Do You Really Know Them?

I find it interesting that we say, “You never really know a person,” after some awful parting of ways or betrayal. It’s as though we believe that people live in a constant state of deception, clouding our vision from who they truly are. Such manipulative people exist, to be sure, but I don’t believe it’s the norm.

I think for the most part what happens is that people grow apart. So many believe that humans never change, but this is simply not true. It is part of our biology to change. We are constantly losing and gaining new cells, being remade, learning new things, stretching our minds. Change is the way of our lives. Routine may be a comfort, but growth is inevitable.

When we first fall in love with a person, romantically or platonically, we become overwhelmed with excitement for all their beauty and uniqueness, and in the ways their minds are so in tune with ours. We fall for a familiarity or a newness or both. But this fresh love is always full of spark and energy, and most of all a budding trust. And that trust will continue to grow until reason for doubt enters.

And it will enter. Humans are woefully fallible, and we will disappoint each other. For some it’s in small ways, others unforgivably large. But there will always be a fall from grace because no one is perfect despite what our rosy love has led us to believe.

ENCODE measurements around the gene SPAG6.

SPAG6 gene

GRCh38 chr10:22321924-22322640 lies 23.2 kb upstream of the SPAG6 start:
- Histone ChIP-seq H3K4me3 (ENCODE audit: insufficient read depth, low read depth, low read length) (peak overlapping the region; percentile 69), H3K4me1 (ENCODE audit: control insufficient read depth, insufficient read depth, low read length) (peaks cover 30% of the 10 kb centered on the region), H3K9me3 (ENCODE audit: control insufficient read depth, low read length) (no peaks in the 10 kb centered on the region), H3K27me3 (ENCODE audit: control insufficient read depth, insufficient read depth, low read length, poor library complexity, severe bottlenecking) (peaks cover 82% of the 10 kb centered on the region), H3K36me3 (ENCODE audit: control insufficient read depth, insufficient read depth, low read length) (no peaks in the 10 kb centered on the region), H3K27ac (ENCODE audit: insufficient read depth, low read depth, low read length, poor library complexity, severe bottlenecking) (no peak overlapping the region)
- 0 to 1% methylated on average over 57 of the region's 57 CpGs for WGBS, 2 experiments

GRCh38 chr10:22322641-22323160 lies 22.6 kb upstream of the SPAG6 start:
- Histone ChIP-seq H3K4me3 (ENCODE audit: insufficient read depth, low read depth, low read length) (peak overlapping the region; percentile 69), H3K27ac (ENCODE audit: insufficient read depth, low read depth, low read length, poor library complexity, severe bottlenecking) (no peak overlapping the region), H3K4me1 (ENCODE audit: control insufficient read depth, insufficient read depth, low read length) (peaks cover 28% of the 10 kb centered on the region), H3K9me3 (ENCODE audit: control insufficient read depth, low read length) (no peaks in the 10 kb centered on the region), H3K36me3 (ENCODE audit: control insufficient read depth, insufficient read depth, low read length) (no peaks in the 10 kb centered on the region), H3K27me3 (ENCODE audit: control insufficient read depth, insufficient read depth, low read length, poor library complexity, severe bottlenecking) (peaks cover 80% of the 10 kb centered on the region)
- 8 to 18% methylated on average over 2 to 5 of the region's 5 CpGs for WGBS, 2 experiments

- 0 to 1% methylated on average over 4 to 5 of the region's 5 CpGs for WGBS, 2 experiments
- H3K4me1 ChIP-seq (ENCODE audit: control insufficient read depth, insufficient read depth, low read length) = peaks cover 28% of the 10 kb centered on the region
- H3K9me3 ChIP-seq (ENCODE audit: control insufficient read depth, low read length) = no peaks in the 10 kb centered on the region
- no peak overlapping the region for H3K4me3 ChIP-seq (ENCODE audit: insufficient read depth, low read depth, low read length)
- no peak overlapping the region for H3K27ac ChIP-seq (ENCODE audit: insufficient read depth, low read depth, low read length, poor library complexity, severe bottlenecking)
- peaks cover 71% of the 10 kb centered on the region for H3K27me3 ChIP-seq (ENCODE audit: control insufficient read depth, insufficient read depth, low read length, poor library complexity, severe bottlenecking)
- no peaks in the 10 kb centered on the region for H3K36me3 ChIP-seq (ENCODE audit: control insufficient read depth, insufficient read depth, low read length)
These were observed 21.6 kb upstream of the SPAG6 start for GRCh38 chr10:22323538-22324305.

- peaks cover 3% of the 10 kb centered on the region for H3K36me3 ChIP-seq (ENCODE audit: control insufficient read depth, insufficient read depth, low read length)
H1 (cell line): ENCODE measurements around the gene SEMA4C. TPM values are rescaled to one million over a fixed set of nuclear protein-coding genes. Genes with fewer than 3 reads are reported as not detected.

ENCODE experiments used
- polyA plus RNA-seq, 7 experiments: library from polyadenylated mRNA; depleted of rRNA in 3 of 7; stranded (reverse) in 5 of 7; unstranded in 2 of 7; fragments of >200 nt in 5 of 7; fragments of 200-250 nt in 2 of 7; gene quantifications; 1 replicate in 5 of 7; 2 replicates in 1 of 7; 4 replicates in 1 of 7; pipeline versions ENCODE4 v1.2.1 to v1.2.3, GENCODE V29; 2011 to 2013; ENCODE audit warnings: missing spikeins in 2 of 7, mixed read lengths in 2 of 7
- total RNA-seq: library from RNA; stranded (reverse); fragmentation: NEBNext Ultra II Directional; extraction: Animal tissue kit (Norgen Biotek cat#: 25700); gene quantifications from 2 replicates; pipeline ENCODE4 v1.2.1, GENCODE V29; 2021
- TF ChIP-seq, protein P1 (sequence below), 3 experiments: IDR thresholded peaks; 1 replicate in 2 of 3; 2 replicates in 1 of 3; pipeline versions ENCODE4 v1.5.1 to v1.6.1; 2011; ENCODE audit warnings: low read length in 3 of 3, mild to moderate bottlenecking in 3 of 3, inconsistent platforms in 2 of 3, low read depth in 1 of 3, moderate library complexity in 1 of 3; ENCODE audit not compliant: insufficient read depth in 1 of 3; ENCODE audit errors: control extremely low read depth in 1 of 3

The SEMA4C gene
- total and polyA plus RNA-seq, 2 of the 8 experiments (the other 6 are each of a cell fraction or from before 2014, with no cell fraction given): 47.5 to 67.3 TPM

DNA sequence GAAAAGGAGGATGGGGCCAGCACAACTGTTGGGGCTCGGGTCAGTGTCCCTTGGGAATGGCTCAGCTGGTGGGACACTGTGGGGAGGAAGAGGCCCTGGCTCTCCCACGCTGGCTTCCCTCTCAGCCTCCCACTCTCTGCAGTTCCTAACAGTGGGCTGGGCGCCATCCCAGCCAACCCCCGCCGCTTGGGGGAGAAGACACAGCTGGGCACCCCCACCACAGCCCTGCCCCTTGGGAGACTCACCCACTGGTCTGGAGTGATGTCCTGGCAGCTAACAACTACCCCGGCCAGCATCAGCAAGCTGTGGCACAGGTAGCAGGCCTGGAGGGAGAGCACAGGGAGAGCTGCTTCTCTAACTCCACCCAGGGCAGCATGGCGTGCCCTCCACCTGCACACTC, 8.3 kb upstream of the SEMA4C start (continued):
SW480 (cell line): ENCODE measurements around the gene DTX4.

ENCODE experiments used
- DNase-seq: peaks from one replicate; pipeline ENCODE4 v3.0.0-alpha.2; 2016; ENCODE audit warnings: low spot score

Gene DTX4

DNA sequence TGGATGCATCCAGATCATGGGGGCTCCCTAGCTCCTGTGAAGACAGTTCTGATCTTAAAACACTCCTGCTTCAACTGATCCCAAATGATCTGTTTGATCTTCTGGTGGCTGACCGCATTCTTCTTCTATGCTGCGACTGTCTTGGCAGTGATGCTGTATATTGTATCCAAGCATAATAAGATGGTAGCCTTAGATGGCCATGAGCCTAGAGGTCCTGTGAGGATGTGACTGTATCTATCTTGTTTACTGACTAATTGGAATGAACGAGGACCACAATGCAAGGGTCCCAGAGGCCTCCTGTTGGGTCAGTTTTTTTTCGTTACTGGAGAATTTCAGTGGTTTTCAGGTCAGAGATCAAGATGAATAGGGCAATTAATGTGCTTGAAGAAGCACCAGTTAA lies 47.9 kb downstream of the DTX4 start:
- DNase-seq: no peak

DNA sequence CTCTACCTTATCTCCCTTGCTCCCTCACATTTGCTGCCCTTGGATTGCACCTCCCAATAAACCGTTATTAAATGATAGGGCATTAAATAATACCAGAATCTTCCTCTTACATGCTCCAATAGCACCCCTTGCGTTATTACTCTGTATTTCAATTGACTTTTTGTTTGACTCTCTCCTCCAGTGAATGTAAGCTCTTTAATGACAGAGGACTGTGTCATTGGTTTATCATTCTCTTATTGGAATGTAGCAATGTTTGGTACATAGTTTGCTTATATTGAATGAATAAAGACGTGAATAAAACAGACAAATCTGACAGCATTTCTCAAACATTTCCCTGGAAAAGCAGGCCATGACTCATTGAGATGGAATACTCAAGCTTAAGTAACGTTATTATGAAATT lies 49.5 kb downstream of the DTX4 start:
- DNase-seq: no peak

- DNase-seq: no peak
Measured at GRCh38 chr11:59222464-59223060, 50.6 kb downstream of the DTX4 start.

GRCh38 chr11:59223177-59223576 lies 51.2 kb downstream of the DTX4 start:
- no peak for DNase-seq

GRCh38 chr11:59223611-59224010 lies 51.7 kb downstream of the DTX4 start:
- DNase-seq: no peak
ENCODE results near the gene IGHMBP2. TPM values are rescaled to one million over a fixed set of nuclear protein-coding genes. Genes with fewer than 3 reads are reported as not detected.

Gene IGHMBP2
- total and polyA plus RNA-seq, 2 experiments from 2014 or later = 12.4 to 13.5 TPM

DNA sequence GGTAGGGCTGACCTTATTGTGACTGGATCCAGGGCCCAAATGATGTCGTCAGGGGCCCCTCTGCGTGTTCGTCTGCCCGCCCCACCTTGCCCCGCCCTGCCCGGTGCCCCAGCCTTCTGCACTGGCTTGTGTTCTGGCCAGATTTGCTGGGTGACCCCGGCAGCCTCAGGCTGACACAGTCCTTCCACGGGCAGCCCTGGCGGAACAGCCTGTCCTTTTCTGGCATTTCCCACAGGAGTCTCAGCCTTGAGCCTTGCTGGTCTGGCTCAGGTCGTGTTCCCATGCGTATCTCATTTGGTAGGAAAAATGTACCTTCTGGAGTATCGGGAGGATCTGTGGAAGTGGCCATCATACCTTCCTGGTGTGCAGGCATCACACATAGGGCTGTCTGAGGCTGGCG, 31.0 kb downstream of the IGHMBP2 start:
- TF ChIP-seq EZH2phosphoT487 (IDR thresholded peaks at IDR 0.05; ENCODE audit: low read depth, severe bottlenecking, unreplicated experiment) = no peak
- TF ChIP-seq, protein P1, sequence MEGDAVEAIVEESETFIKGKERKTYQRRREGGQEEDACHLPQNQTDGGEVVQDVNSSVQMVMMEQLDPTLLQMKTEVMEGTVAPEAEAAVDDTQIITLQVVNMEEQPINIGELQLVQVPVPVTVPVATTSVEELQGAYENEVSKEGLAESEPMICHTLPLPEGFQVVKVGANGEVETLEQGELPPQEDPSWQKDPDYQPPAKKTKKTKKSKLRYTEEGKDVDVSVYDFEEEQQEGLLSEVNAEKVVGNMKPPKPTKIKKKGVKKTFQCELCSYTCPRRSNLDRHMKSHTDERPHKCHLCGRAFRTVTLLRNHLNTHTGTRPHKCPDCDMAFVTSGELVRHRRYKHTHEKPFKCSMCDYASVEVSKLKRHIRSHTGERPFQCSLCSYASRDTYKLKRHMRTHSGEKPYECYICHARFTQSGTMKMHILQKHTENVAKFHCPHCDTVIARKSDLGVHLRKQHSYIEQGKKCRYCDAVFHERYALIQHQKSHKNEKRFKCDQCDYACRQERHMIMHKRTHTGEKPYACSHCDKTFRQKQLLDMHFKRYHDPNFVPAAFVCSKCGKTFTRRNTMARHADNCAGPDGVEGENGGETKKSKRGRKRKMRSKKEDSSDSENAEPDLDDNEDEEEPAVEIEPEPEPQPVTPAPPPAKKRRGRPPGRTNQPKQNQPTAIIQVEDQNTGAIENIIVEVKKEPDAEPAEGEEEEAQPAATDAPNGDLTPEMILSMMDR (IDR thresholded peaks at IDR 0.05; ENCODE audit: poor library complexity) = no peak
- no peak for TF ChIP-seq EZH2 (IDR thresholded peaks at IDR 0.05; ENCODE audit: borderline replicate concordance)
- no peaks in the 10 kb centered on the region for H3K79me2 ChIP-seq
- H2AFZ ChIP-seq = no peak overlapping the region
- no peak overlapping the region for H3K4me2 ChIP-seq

And when that trust falters we say, “I thought I knew them,” as though the person they are now, flawed and changed from who they were when you met, has mindfully chosen to deceive you into believing that they would always be who they once were. This is just the lie we’re taught.

People do not remain the same. They will hurt you. And maybe it will be a transgression necessitating separation. Maybe it will be one you can forgive. But it will happen, and while their behavior is their responsibility, to say that they were planning to deceive you all along is just false. 

I think some people use this as a coping mechanism. If this person was never the great and amazing individual you fell for, then it’s easier to hate them and banish them from your heart. But if they were always earnest and suddenly hurt you, how do you reconcile those two things? Sometimes dismissal is easier than forgiveness, and I think we lean into that as social creatures. We find it better to cut out the problem than deal with it.

And sometimes this is the best move. And that’s fine. My point in all of this is simply that we should pause and consider who a person has been before judging them, and consider how they’ve become who they are. In so doing we can make better decisions about which loves are worth fighting for.

And, should you wish to take preemptive measures, make your best effort to grow with the people you deem most valuable. The closer you grow in unison, the easier their actions will be to understand and live with. 

Love as a verb is not easy, but it is worth it. 

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